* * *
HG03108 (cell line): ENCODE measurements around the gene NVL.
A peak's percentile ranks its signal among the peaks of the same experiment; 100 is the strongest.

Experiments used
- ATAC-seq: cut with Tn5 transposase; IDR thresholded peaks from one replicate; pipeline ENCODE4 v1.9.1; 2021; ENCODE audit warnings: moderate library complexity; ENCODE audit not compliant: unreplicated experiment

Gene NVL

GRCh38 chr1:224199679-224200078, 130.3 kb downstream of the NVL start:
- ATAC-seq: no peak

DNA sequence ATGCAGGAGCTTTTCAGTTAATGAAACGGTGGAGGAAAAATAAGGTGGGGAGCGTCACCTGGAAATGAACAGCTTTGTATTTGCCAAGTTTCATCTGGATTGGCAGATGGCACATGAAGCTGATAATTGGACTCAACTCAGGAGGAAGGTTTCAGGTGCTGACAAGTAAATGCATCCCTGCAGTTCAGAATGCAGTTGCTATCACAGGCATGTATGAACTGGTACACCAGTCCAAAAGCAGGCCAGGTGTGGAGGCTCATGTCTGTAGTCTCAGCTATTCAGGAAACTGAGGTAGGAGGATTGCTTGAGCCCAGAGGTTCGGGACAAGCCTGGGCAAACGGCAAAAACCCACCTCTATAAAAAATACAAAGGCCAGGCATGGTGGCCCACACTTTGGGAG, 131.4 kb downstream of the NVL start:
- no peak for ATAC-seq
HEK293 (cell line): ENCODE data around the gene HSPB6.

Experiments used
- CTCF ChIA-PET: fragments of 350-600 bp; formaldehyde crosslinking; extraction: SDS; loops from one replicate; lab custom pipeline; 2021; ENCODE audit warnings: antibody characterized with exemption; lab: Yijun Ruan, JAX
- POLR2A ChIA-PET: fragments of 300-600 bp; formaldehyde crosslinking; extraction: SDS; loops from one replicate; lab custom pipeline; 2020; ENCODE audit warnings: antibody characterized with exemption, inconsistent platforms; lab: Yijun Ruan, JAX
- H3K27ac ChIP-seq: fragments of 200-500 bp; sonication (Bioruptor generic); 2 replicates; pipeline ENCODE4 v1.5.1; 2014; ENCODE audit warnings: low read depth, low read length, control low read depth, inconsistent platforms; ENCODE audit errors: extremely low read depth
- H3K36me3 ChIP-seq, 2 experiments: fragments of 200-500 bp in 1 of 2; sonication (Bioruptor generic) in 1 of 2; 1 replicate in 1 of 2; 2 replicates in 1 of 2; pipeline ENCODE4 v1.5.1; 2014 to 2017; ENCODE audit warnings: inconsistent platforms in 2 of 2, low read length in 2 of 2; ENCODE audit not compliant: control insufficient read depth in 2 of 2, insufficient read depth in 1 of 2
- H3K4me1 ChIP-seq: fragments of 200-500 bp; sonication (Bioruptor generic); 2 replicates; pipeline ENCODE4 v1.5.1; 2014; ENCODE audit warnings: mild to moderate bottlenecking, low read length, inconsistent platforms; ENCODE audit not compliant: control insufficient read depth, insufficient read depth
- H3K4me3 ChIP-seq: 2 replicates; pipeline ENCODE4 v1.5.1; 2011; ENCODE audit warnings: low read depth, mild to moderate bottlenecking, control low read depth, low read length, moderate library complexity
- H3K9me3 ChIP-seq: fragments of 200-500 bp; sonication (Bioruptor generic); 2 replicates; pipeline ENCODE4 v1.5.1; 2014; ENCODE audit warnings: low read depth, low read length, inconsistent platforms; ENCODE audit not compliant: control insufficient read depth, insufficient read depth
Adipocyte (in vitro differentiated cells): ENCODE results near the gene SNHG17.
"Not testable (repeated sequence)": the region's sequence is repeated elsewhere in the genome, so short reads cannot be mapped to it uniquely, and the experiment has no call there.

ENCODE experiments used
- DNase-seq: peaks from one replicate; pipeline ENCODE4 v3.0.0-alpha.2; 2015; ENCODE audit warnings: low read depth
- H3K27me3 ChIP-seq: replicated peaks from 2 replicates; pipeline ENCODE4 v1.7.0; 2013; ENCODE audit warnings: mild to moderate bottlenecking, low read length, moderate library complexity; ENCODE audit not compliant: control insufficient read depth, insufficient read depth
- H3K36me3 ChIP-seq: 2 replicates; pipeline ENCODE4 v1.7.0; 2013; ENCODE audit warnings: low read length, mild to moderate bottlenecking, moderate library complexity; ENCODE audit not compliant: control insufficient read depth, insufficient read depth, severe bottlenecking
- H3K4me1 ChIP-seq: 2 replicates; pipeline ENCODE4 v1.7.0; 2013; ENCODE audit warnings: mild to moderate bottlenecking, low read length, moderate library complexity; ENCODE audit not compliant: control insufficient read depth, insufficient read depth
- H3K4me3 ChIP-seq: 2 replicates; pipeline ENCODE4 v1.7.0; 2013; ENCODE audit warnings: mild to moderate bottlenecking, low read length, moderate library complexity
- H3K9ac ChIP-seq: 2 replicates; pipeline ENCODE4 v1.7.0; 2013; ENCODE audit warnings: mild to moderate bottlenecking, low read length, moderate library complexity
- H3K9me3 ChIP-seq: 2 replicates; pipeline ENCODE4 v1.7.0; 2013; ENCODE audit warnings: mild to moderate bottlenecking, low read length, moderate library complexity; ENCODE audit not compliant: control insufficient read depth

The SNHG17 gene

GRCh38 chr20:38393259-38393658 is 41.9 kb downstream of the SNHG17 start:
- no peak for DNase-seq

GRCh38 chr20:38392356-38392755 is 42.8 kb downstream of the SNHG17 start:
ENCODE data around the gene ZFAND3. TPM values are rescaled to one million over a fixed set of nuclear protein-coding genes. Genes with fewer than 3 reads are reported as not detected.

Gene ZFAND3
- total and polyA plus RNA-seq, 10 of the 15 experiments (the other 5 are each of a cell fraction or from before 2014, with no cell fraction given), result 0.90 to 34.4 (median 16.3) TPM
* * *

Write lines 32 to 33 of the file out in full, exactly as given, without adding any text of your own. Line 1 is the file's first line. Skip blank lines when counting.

GRCh38 chr20:38392356-38392755 is 42.8 kb downstream of the SNHG17 start:
ENCODE data around the gene ZFAND3. TPM values are rescaled to one million over a fixed set of nuclear protein-coding genes. Genes with fewer than 3 reads are reported as not detected.